I am referring to a real-life example, just from a couple of weeks ago, and the integrity of the data was lacking, and the client didn’t know any better and didn’t understand how to carefully cross-check that data and see if it was, in fact, a reliable report.
Kevin:  Yes, I get a bit frustrated. I’ve seen some television ads for a major bank touting their desktop valuations, all done on that CMA-type algorithm, and touting these as being an accurate way to work out what a property is worth. Really, by and large, if you really want to know what a property is worth, you should get a property valuer.
Cate:  Yes, I agree. And have a look at some recent comparable sales if you are not wanting to stump up the costs for a valuer. You have to look at these properties yourself and understand the size of the dwelling, the size of the land, whether the location is superior or inferior or comparable.
There’s a lot to look at behind the scenes, and buyers who are familiar with an area and familiar with other properties that are selling, comparing to what they are looking for are actually a pretty good judge of appraised value themselves because they are looking at a segment that is very tight and they’re becoming specialists in their own area. So, they shouldn’t discount their own ability to understand price and to not rely on an algorithm like this.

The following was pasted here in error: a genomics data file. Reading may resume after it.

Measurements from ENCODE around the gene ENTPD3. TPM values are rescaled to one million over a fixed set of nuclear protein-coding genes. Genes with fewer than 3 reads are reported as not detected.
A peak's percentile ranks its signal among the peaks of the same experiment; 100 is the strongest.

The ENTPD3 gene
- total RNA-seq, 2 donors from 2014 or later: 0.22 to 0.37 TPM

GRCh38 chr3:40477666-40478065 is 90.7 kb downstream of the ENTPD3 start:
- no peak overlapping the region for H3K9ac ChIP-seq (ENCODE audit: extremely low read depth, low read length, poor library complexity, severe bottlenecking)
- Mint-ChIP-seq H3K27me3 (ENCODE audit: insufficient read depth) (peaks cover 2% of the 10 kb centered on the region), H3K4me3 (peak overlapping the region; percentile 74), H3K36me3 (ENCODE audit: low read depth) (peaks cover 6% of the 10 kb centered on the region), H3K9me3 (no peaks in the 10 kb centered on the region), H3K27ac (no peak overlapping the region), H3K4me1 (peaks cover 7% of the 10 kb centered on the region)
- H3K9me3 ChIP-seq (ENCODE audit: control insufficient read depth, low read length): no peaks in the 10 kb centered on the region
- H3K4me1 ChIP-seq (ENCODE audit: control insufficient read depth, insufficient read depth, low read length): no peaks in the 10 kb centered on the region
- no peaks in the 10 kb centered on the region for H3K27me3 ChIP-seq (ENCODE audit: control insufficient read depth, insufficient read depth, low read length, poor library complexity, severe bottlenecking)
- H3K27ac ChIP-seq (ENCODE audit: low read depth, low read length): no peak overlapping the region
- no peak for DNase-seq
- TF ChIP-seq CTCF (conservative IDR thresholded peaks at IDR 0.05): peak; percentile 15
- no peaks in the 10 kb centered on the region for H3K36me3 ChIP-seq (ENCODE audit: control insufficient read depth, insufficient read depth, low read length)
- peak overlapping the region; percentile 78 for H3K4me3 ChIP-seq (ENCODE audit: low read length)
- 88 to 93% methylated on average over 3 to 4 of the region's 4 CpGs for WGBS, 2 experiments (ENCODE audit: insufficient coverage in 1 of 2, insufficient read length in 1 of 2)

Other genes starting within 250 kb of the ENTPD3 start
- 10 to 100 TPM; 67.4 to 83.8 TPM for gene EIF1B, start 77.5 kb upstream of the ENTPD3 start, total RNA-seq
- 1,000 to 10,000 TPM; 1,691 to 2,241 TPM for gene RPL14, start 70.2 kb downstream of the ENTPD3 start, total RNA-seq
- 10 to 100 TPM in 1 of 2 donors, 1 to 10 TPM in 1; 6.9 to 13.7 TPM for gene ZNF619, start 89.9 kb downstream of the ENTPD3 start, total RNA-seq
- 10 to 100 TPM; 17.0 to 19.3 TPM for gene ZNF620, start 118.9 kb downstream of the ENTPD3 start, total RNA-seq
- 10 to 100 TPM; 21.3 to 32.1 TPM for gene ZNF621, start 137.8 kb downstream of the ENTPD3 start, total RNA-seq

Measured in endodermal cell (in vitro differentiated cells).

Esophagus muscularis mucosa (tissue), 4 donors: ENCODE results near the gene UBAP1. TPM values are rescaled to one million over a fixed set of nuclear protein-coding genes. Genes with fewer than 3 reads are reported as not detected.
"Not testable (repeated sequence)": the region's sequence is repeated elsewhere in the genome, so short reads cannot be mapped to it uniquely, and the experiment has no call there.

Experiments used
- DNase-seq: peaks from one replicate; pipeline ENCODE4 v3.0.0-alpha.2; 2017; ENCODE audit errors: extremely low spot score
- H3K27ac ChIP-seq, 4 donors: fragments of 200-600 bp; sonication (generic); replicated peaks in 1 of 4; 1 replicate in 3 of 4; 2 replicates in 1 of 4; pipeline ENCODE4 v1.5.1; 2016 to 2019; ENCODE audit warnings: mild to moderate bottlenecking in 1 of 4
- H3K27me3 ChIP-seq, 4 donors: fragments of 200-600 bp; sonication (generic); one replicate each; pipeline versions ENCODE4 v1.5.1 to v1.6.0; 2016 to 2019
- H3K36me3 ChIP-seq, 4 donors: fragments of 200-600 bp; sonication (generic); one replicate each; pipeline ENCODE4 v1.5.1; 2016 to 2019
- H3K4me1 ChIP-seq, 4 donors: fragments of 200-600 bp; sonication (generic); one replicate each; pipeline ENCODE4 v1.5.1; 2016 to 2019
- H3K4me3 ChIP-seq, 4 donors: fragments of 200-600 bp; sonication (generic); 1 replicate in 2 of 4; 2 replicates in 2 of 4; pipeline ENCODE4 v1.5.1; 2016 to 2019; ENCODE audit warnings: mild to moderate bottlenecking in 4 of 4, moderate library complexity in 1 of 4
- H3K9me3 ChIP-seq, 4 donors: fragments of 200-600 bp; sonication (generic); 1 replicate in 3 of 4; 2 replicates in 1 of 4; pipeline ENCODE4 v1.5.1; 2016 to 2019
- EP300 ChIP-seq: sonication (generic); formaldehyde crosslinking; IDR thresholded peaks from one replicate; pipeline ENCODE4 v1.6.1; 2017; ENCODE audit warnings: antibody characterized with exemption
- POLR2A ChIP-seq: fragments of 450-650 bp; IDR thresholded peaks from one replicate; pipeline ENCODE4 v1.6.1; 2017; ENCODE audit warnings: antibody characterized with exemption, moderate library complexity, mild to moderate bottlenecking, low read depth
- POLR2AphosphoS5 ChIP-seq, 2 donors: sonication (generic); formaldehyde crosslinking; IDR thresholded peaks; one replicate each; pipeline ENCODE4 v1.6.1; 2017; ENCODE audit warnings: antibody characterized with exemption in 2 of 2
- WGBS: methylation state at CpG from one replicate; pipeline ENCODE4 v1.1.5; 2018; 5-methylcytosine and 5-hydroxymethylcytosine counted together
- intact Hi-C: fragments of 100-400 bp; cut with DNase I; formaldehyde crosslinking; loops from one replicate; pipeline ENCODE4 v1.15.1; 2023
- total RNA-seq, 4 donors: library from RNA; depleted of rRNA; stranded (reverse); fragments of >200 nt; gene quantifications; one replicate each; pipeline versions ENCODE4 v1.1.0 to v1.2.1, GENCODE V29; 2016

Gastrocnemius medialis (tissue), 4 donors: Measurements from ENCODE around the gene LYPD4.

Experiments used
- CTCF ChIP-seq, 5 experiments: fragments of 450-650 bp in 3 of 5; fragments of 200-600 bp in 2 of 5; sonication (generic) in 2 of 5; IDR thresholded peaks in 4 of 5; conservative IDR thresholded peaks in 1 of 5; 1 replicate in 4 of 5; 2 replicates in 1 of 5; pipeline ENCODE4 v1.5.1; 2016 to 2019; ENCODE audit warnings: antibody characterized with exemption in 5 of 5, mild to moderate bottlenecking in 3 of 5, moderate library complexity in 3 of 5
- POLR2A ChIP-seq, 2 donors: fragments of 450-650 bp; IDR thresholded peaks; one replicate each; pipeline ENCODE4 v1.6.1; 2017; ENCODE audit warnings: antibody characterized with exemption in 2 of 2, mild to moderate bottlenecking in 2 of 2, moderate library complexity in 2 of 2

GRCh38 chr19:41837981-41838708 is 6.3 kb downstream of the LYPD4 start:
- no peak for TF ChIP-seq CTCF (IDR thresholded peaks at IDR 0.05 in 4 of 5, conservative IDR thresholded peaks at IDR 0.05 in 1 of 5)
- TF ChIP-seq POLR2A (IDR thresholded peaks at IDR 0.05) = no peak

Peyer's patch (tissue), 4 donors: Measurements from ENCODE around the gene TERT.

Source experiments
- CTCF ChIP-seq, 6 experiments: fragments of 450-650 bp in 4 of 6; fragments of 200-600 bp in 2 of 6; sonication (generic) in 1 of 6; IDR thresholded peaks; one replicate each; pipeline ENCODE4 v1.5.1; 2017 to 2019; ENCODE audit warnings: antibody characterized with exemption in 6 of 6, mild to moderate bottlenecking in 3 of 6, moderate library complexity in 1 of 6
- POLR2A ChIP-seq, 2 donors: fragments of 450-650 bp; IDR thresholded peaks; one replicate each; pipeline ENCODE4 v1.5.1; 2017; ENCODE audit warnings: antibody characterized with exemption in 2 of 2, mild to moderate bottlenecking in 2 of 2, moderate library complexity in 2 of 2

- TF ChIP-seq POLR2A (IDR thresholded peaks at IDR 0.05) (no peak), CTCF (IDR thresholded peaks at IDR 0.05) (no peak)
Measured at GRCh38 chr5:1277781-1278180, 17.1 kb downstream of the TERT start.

Kevin:  Very, very true. Great advice. Cate, thank you so much for your time. Always great talking to you. Cate Bakos from Cate Bakos. The website, is it just CateBakos.com.au?
Cate:  That’s right. Thank you, Kevin.
Kevin:  Too easy. Okay. Good on you, Cate. Lovely talking to you. We’ll catch up again soon.
Cate:  Thanks so much, Kevin.